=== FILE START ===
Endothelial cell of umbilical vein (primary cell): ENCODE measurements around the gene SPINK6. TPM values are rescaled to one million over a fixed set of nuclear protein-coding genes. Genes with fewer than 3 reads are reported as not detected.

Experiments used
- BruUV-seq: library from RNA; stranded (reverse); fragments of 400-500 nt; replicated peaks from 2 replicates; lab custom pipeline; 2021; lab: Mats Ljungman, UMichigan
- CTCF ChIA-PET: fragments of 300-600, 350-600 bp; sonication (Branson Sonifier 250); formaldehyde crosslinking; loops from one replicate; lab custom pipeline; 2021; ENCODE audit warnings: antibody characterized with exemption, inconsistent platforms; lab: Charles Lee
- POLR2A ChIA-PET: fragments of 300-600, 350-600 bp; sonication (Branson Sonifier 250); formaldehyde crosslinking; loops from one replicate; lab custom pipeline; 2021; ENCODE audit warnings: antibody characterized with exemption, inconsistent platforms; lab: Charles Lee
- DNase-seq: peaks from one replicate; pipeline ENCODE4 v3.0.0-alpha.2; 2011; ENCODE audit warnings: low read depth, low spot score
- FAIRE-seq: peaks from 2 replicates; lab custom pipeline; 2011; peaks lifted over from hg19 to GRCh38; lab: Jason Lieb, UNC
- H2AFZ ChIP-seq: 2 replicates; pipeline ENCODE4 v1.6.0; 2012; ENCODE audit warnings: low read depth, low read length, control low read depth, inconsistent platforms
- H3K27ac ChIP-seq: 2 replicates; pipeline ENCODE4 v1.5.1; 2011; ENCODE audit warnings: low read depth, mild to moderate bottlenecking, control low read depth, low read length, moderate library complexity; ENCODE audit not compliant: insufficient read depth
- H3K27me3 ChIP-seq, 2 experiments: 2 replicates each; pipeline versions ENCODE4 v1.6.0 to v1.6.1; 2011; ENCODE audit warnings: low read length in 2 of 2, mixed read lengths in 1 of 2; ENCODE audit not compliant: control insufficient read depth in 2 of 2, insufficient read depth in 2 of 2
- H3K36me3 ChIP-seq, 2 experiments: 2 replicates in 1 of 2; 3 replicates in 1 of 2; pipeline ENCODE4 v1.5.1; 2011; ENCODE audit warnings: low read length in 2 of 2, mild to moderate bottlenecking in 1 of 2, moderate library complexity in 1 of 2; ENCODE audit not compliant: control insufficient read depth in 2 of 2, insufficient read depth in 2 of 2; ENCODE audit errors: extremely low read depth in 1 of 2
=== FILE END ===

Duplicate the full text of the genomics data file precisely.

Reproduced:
Endothelial cell of umbilical vein (primary cell): ENCODE measurements around the gene SPINK6. TPM values are rescaled to one million over a fixed set of nuclear protein-coding genes. Genes with fewer than 3 reads are reported as not detected.

Experiments used
- BruUV-seq: library from RNA; stranded (reverse); fragments of 400-500 nt; replicated peaks from 2 replicates; lab custom pipeline; 2021; lab: Mats Ljungman, UMichigan
- CTCF ChIA-PET: fragments of 300-600, 350-600 bp; sonication (Branson Sonifier 250); formaldehyde crosslinking; loops from one replicate; lab custom pipeline; 2021; ENCODE audit warnings: antibody characterized with exemption, inconsistent platforms; lab: Charles Lee
- POLR2A ChIA-PET: fragments of 300-600, 350-600 bp; sonication (Branson Sonifier 250); formaldehyde crosslinking; loops from one replicate; lab custom pipeline; 2021; ENCODE audit warnings: antibody characterized with exemption, inconsistent platforms; lab: Charles Lee
- DNase-seq: peaks from one replicate; pipeline ENCODE4 v3.0.0-alpha.2; 2011; ENCODE audit warnings: low read depth, low spot score
- FAIRE-seq: peaks from 2 replicates; lab custom pipeline; 2011; peaks lifted over from hg19 to GRCh38; lab: Jason Lieb, UNC
- H2AFZ ChIP-seq: 2 replicates; pipeline ENCODE4 v1.6.0; 2012; ENCODE audit warnings: low read depth, low read length, control low read depth, inconsistent platforms
- H3K27ac ChIP-seq: 2 replicates; pipeline ENCODE4 v1.5.1; 2011; ENCODE audit warnings: low read depth, mild to moderate bottlenecking, control low read depth, low read length, moderate library complexity; ENCODE audit not compliant: insufficient read depth
- H3K27me3 ChIP-seq, 2 experiments: 2 replicates each; pipeline versions ENCODE4 v1.6.0 to v1.6.1; 2011; ENCODE audit warnings: low read length in 2 of 2, mixed read lengths in 1 of 2; ENCODE audit not compliant: control insufficient read depth in 2 of 2, insufficient read depth in 2 of 2
- H3K36me3 ChIP-seq, 2 experiments: 2 replicates in 1 of 2; 3 replicates in 1 of 2; pipeline ENCODE4 v1.5.1; 2011; ENCODE audit warnings: low read length in 2 of 2, mild to moderate bottlenecking in 1 of 2, moderate library complexity in 1 of 2; ENCODE audit not compliant: control insufficient read depth in 2 of 2, insufficient read depth in 2 of 2; ENCODE audit errors: extremely low read depth in 1 of 2